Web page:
Dr. Chappaz is an Associate Professor at Central Michigan University
- Postdoctoral Researcher, University of California - Riverside, 2008-2011
- Ph.D., Aquatic Geochemistry, INRS-ETE, University of Quebec, 2008
- M.Sc., Chemistry and Microbiology of Water, Universities of Poitiers and Pau, 2002
- B.Sc., Chemistry, University of Joseph Fourier, 2001
Research InterestsI define myself as a molecular geochemist indicating that I am particularly interested in exploring how molecular reactions control global biogeochemical cycles. My research interests aim to characterize the processes controlling the fate and reactivity of trace elements within modern and ancient aquatic systems. All my on-going funded projects are designed to answer crucial questions related to the biogeochemistry of trace elements either in ancient geological settings or modern environmental systems.
They can be divided in two groups: (1) a paleo angle that deals with studying trace element molecular geochemistry within sedimentary records with the objectives to improve our understanding of Earth History, oil and gas reservoir formation, climate changes, and exobiology; (2) a modern aspect tailored to identify pollution sources and predict either bioavailability of micro-nutriments or trace element toxicity, that contributes to reduce the impact of human activities on natural biogeochemical cycles in modern aquatic systems within a context of climate change.
To achieve these goals, I have developed a unique expertise consisting in characterizing geological and environmental samples by determining their trace element molecular geochemistry. The first studies of the Earth’s early oxygenation and life development, based on trace element geochemistry, only determined their concentrations in ancient sedimentary records. This basic approach allowed some major breakthroughs but it also presents significant weaknesses. With the availability of MC-ICP-MS allowing the determination of trace element isotopic signatures, the community thought a new golden age was arising. But several recent studies highlighted some problematic issues when using non-traditional isotope techniques.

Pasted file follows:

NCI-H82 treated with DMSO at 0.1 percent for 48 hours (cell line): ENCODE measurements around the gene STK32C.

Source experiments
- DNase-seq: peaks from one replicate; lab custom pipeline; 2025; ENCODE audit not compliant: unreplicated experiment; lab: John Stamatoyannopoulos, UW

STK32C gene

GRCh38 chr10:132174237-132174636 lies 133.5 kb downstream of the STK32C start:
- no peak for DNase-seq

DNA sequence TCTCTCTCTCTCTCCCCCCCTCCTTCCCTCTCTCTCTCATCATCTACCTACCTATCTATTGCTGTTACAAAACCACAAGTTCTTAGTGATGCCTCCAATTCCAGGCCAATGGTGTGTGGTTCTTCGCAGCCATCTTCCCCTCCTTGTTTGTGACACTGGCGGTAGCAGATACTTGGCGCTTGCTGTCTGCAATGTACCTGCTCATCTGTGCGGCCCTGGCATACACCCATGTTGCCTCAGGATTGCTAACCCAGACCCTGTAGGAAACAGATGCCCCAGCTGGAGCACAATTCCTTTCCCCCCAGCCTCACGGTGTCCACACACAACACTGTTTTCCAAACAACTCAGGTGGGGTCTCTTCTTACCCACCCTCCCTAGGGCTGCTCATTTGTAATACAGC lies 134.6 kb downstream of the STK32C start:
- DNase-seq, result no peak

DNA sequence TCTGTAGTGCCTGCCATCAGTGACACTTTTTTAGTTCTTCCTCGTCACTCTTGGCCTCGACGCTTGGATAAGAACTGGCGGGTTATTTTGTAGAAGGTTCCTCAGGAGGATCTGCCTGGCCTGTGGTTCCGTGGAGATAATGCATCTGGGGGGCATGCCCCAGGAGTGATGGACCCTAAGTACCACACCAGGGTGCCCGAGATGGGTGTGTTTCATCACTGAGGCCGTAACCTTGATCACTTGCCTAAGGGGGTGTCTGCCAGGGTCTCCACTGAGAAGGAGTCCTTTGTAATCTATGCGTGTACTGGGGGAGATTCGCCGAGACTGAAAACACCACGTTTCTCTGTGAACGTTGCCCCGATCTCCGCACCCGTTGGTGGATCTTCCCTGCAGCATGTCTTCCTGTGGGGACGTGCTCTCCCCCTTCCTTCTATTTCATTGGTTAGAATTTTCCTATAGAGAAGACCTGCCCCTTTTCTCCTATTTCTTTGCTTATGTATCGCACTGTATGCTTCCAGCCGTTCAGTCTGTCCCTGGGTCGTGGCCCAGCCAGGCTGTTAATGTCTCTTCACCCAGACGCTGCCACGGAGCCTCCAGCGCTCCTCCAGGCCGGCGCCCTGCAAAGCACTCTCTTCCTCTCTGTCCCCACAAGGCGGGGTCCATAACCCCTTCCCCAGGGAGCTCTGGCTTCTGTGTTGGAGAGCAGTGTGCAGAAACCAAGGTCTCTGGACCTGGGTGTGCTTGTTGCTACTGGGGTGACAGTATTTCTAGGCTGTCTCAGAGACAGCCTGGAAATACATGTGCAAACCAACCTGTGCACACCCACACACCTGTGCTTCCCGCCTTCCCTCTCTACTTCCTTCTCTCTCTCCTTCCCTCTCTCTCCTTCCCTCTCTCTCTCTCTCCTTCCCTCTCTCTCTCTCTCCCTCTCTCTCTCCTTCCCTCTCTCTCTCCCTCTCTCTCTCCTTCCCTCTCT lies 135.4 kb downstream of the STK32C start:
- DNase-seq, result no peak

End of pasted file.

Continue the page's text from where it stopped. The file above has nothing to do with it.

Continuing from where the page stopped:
Determining trace element speciation, i.e. identifying the predominant chemical species present in the matrix, is critically important if isotopic and concentration signatures are to be accurately interpreted in environmental archives. Molecular geochemistry consists in combining these three approaches for studying Earth History.
- Rico, K.I.*, Sheldon, N.D., Gallagher, T.M. and
Chappaz, A. Molybdenum availability, productivity, and atmospheric oxygen in the Mesoproterozoic.
Geophysical Research Letters. doi.org/10.1029/2019GL083316.
- Babos, H.B.*; Stuart, S., Pluskowski, A., Brown, A., Rohrssen, M.K. and
Chappaz, A. Evidence for the onset of mining activities during the 13th century in Poland using lead isotopes from lake sediment cores.
Science of the Total Environment. 683, 589-599.
- Tessin, A.*,
Chappaz, A, Hendy, I.L. and Sheldon, N.D. Molybdenum speciation as a paleo-redox proxy: a case study from Late Cretaceous Western Interior Seaway black shales.
Geology. 47, 59-62.
- Vorlicek, T.P., Helz, G.R.,
Chappaz, A., Vue, P., Vezina, A. and Hunter, W. Molybdenum Burial Mechanism in Sulfidic Sediments: Iron-Sulfide Pathway.
ACS Earth and Space Chemistry. 2, 565-576.
- Nedrich, S.M.*,
Chappaz, A., Hudson, M.L., Brown, S.S and Burton, A.G. Jr. Biogeochemical controls on the speciation and aquatic toxicity of Vanadium and other metals in sediments from a river reservoir.
Science of the Total Environment. 612, 313-320.
- Wagner, M.*,
Chappaz, A. and Lyons, T.W. Molybdenum speciation and burial pathway in weakly sulfidic environments: Insights from XAFS.
Geochimica et Cosmochimica Acta. 206, 18-29.
- Dahl, T.W.,
Chappaz, A., Canfield, D.E., Hoek, J., McKenzie, C., Svane, S and Canfield, D.E. Evidence of molybdenum association with particulate organic matter under sulfidic conditions.
Geobiology. DOI: 10.1111/gbi.12220.
- Ardakani, O.H.‡,
Chappaz, A.‡, Sanei, H. and Mayer. B. Effect of thermal maturity on remobilization of molybdenum in black shales.
Earth and Planetary Science Letters. 449, 311-320. ‡Joint first authors.
- Tessin, A.*, Sheldon, N.D., Hendy, I and
Chappaz, A. Iron limitation in the Western Interior Seaway during the Late Cretaceous OAE 3 and its role in phosphorus recycling and enhanced organic matter preservation.
Earth and Planetary Science Letters. 449, 135-144.
- Vorlicek, T.P. ‡,
Chappaz, A‡, Groskreutz, L.M.*, Young, N. and Lyons. T.W. A new analytical approach to determining Mo and Re speciation in sulfidic waters.
Chemical Geology. 403, 52-57. ‡Joint first authors.
Chappaz, A., Lyons, T.W., Gregory, D.D., Reinhard, C.T., Gill, B.C., Chao, L. and Large, R.R. Does pyrite act as an important host for molybdenum in modern and ancient euxinic sediments?
Geochimica et Cosmochimica Acta. 126: 112-122.